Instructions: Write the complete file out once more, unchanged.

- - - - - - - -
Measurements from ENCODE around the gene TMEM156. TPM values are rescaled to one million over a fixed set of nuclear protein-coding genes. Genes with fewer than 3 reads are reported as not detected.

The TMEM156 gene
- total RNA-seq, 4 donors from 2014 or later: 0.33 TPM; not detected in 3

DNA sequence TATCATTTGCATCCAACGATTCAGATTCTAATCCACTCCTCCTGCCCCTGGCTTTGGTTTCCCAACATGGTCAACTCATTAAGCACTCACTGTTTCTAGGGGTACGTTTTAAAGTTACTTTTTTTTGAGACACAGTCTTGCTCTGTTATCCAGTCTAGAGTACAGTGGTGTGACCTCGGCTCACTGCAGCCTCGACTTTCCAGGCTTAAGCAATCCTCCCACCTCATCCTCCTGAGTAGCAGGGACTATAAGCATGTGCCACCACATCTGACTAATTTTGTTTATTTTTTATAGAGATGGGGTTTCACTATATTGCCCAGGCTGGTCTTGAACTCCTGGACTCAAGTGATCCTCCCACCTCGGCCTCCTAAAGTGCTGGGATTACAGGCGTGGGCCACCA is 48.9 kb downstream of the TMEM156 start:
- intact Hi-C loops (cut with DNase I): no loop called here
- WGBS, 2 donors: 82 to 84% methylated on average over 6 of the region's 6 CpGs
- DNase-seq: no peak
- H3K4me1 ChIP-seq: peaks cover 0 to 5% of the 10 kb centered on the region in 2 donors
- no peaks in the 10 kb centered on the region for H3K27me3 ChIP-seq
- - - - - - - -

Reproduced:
Measurements from ENCODE around the gene TMEM156. TPM values are rescaled to one million over a fixed set of nuclear protein-coding genes. Genes with fewer than 3 reads are reported as not detected.

The TMEM156 gene
- total RNA-seq, 4 donors from 2014 or later: 0.33 TPM; not detected in 3

DNA sequence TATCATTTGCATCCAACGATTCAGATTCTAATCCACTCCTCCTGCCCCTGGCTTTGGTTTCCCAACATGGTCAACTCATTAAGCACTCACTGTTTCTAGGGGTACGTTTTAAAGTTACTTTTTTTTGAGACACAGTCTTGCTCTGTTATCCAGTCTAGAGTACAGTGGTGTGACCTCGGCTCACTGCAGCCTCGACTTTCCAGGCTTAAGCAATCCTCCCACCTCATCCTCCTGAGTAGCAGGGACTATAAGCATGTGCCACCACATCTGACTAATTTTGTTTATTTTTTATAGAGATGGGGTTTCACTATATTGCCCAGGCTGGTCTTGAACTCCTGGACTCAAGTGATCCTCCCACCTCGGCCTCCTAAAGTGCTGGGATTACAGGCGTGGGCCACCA is 48.9 kb downstream of the TMEM156 start:
- intact Hi-C loops (cut with DNase I): no loop called here
- WGBS, 2 donors: 82 to 84% methylated on average over 6 of the region's 6 CpGs
- DNase-seq: no peak
- H3K4me1 ChIP-seq: peaks cover 0 to 5% of the 10 kb centered on the region in 2 donors
- no peaks in the 10 kb centered on the region for H3K27me3 ChIP-seq